Tesla agrees to disable self-driving feature that runs stop signs

Tesla released an over-the-air software fix to disable the feature after discussions with the NHTSA.

A Tesla dealership in Colma, California
The recall covers more than 53,000 2016-22 Model S and Model X, 2017-22 Model 3, and 2020-22 Model Y vehicles [File: Bloomberg]

Tesla Inc. is disabling a feature of its so-called Full Self-Driving system that permitted its vehicles to slowly roll through intersections without coming to a complete halt when no other cars or pedestrians were present.

Tesla has released an over-the-air software fix after discussions with the U.S. National Highway Traffic Safety Administration, according to a recall notice filed online by the agency. The company is going to send letters to the owners. No accidents have been reported, Tesla told NHTSA.

The recall covers more than 53,000 2016-2022 Model S and Model X, 2017-2022 Model 3, and 2020-2022 Model Y vehicles.

Tesla shares were up 0.2% in premarket trading following news of the recall.

The company did not immediately respond to a request for comment.

The move reversed a feature Tesla added in October for beta users of its driver-assist system. The option let the owner chose from among modes named “chill,” “average” and “assertive,” according to The Verge.

The assertive mode permitted the vehicle to follow other cars more closely, perform more frequent lane changes and roll through stops at four-way intersections, according to the online publication.

According to documents posted by NHTSA, the rolling stop function permits the car to travel through an all-way stop intersection at up to 5.6 miles per hour if no other cars, pedestrians or bicyclists are detected by the system. It only engages when there is sufficient visibility and the roads intersecting have speed limits of 30 miles per hour or less.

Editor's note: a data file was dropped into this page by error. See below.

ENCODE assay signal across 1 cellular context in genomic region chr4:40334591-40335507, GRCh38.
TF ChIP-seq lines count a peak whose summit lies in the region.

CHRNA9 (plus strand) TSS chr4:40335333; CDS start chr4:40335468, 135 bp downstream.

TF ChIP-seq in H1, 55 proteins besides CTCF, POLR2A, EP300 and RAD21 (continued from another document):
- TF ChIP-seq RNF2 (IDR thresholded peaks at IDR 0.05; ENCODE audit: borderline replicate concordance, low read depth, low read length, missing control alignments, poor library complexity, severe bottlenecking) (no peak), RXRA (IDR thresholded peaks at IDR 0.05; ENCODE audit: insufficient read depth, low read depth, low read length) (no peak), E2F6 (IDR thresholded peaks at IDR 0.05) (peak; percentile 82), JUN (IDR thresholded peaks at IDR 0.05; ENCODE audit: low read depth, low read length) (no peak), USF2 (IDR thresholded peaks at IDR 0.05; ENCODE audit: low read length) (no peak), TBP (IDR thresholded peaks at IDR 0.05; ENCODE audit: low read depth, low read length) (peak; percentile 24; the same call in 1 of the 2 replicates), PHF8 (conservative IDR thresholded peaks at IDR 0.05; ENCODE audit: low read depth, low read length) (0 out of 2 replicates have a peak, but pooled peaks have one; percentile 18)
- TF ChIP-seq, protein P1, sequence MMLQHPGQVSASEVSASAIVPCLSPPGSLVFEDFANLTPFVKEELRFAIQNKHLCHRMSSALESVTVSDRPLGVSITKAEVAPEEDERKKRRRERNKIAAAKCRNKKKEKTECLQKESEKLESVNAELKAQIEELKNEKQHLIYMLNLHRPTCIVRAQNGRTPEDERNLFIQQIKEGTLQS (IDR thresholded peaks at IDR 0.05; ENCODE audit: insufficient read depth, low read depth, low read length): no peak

The agency said it met with company officials on Jan. 10 and Jan. 19, 2022 to discuss the functionality of the feature and the company issued a voluntary recall to disable the feature on Jan. 20.

“Entering an all-way-stop intersection without coming to a complete stop may increase the risk of collision,” the agency said in the filing.

While Tesla has for years charged thousands of dollars for Full Self-Driving capability that it has said will live up to that name sometime in the future, the features are still in beta and humans must continue minding the steering wheel. During the carmaker’s earnings call last week, Musk said the self-driving capability will become the most important source of profitability for the company over time.

In September, Tesla drew criticism after it beamed an over-the-air software update to its vehicles aimed at improving how its driver-assistance system Autopilot handles crash scenes without initiating a recall.

The latest recall comes as NHTSA is in the midst of investigations into Tesla’s Autopilot and in-dash video game systems that were launched by U.S. regulators last year as NHTSA stepped up its scrutiny of Tesla.

(Adds affected models beginning in paragraph 4)
–With assistance from Stefan Nicola.

Source: Bloomberg